For most of us with healthy, sustained habits ranging from walking our dogs to racing our wheelchairs, of course, we’re not thinking about all the health benefits we’re getting from our chosen activity. Instead, it’s mostly about the enjoyment, or the competitive thrill, and that’s the way it is for Frankie, who’s become a fixture at his gym and the ballfield. And then there’s the sense of responsibility: his showing up means something to the people around him.

“Yeah, see, I have to keep my mind focused, and keep my mind on what’s going on. I got young kids looking up to me now; I got young teens looking up to me, too,” he says.

This is true in settings like the Special Olympics, but it’s also true in church, where Frankie is very active. He attends two different congregations each Sunday morning, and volunteers with one of them, feeding people who are unhoused on Sunday afternoons. He also takes active part in weekly Bible studies, including occasionally hosting at his apartment, where he lives independently with the occasional assistance of a caseworker. 

One of his favorite stories about gaining his independence as someone living with an intellectual disability  has to do with driving. Rewind back some years to when Frankie was 15 and eager for the freedom that a driver’s license meant. He studied for the driving test—the one that quizzes you on the rules of the road—but he failed. He tried again and failed again. All in all, he failed the driving test ten times. He says he was ready to give up completely, and that’s when his aunt came to visit. “And she pushed me. Kept on pushing me. And she pushed me so hard that I really got down to studying.”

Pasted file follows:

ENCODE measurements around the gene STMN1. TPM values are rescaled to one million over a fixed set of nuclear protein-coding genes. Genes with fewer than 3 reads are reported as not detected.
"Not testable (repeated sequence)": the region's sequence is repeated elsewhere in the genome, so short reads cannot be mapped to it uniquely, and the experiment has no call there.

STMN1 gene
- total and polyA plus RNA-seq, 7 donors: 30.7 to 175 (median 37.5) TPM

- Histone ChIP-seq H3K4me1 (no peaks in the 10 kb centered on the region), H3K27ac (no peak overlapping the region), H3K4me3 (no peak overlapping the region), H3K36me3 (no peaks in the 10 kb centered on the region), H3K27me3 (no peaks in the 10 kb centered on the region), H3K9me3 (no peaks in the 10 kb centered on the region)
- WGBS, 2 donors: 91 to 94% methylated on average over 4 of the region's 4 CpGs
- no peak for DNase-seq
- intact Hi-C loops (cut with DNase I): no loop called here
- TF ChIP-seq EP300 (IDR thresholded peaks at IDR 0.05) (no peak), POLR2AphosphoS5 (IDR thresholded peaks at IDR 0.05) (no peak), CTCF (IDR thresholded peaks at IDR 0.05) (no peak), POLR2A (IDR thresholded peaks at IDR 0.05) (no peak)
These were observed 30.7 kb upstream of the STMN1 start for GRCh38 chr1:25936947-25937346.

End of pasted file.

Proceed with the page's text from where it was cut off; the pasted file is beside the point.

“And, I passed the test, and I finally got my learner’s permit. And then, the driving test?” The portion where you’re out on the road with someone sitting in the passenger’s seat beside you marking a clipboard? “That came natural. When I got into the car, I passed that one with flying colors.”

After the softball field, the gym, and church, his car might just be Frankie’s fourth happy place. “It just gives me more freedom. I get to see people, and I get to go see my mom. I get to go places, and just a lot of things that I like to do. ”Including cruising on over to the ballfield on an evening like this one, where he swings and connects with ball after ball with his teammates.

Research by the Special Olympics shows that physical exercise leads to an increase in participants’ confidence. Increased confidence, as we all know, leads to better performance in sports and in life, which, ideally, leads to even greater confidence—and strengthens related traits, like the kind of grit that would push someone to give that tenth driving test a try. It’s a cycle that begins with simple independence—a trust that people like Frankie Smith can live with some degree of agency in the world, and the belief that this will result not just in a better life for that individual, but for those around them and for the world in general. In exemplifying this, Frankie Smith is not alone. But he is a great example. 

Writer: Kate Sweeney , Photographer: Jessica Whitley 

Copyright © 2019 Georgia Council on Developmental Disabilities. All Rights Reserved.